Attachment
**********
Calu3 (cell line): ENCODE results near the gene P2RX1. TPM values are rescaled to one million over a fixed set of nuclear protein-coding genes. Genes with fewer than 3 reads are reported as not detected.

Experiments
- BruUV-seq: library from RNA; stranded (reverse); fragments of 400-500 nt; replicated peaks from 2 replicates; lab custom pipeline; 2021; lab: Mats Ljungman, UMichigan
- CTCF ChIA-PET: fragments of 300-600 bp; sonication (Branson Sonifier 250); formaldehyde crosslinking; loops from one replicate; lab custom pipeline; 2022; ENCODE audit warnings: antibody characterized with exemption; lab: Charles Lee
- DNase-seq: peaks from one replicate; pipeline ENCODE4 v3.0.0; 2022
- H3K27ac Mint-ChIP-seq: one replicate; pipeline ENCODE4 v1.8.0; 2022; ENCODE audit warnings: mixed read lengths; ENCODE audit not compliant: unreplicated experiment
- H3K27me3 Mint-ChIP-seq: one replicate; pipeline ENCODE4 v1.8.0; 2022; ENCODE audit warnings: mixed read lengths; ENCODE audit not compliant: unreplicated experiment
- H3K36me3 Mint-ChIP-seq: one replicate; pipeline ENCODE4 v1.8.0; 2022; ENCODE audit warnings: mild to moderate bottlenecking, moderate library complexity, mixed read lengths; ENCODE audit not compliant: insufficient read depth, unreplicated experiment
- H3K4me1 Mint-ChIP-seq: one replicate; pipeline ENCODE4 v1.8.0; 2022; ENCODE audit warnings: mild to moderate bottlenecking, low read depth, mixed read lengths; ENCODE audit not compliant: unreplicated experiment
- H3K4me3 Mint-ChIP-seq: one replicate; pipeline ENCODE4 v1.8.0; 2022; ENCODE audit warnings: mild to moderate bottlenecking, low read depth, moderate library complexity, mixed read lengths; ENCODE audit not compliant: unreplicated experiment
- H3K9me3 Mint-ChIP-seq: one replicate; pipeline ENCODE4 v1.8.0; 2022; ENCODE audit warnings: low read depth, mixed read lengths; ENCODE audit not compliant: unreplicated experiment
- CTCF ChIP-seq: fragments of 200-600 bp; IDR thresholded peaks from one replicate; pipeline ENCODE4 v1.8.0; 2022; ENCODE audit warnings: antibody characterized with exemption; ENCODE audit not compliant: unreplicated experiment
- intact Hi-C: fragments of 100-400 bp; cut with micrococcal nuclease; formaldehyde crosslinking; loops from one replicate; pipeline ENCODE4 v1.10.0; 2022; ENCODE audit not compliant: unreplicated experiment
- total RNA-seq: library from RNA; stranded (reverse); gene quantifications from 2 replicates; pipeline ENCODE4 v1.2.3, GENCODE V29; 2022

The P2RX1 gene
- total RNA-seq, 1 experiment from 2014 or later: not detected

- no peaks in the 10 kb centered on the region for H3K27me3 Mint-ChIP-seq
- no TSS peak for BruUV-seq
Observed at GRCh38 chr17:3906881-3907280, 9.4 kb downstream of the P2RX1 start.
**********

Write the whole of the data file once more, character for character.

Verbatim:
Calu3 (cell line): ENCODE results near the gene P2RX1. TPM values are rescaled to one million over a fixed set of nuclear protein-coding genes. Genes with fewer than 3 reads are reported as not detected.

Experiments
- BruUV-seq: library from RNA; stranded (reverse); fragments of 400-500 nt; replicated peaks from 2 replicates; lab custom pipeline; 2021; lab: Mats Ljungman, UMichigan
- CTCF ChIA-PET: fragments of 300-600 bp; sonication (Branson Sonifier 250); formaldehyde crosslinking; loops from one replicate; lab custom pipeline; 2022; ENCODE audit warnings: antibody characterized with exemption; lab: Charles Lee
- DNase-seq: peaks from one replicate; pipeline ENCODE4 v3.0.0; 2022
- H3K27ac Mint-ChIP-seq: one replicate; pipeline ENCODE4 v1.8.0; 2022; ENCODE audit warnings: mixed read lengths; ENCODE audit not compliant: unreplicated experiment
- H3K27me3 Mint-ChIP-seq: one replicate; pipeline ENCODE4 v1.8.0; 2022; ENCODE audit warnings: mixed read lengths; ENCODE audit not compliant: unreplicated experiment
- H3K36me3 Mint-ChIP-seq: one replicate; pipeline ENCODE4 v1.8.0; 2022; ENCODE audit warnings: mild to moderate bottlenecking, moderate library complexity, mixed read lengths; ENCODE audit not compliant: insufficient read depth, unreplicated experiment
- H3K4me1 Mint-ChIP-seq: one replicate; pipeline ENCODE4 v1.8.0; 2022; ENCODE audit warnings: mild to moderate bottlenecking, low read depth, mixed read lengths; ENCODE audit not compliant: unreplicated experiment
- H3K4me3 Mint-ChIP-seq: one replicate; pipeline ENCODE4 v1.8.0; 2022; ENCODE audit warnings: mild to moderate bottlenecking, low read depth, moderate library complexity, mixed read lengths; ENCODE audit not compliant: unreplicated experiment
- H3K9me3 Mint-ChIP-seq: one replicate; pipeline ENCODE4 v1.8.0; 2022; ENCODE audit warnings: low read depth, mixed read lengths; ENCODE audit not compliant: unreplicated experiment
- CTCF ChIP-seq: fragments of 200-600 bp; IDR thresholded peaks from one replicate; pipeline ENCODE4 v1.8.0; 2022; ENCODE audit warnings: antibody characterized with exemption; ENCODE audit not compliant: unreplicated experiment
- intact Hi-C: fragments of 100-400 bp; cut with micrococcal nuclease; formaldehyde crosslinking; loops from one replicate; pipeline ENCODE4 v1.10.0; 2022; ENCODE audit not compliant: unreplicated experiment
- total RNA-seq: library from RNA; stranded (reverse); gene quantifications from 2 replicates; pipeline ENCODE4 v1.2.3, GENCODE V29; 2022

The P2RX1 gene
- total RNA-seq, 1 experiment from 2014 or later: not detected

- no peaks in the 10 kb centered on the region for H3K27me3 Mint-ChIP-seq
- no TSS peak for BruUV-seq
Observed at GRCh38 chr17:3906881-3907280, 9.4 kb downstream of the P2RX1 start.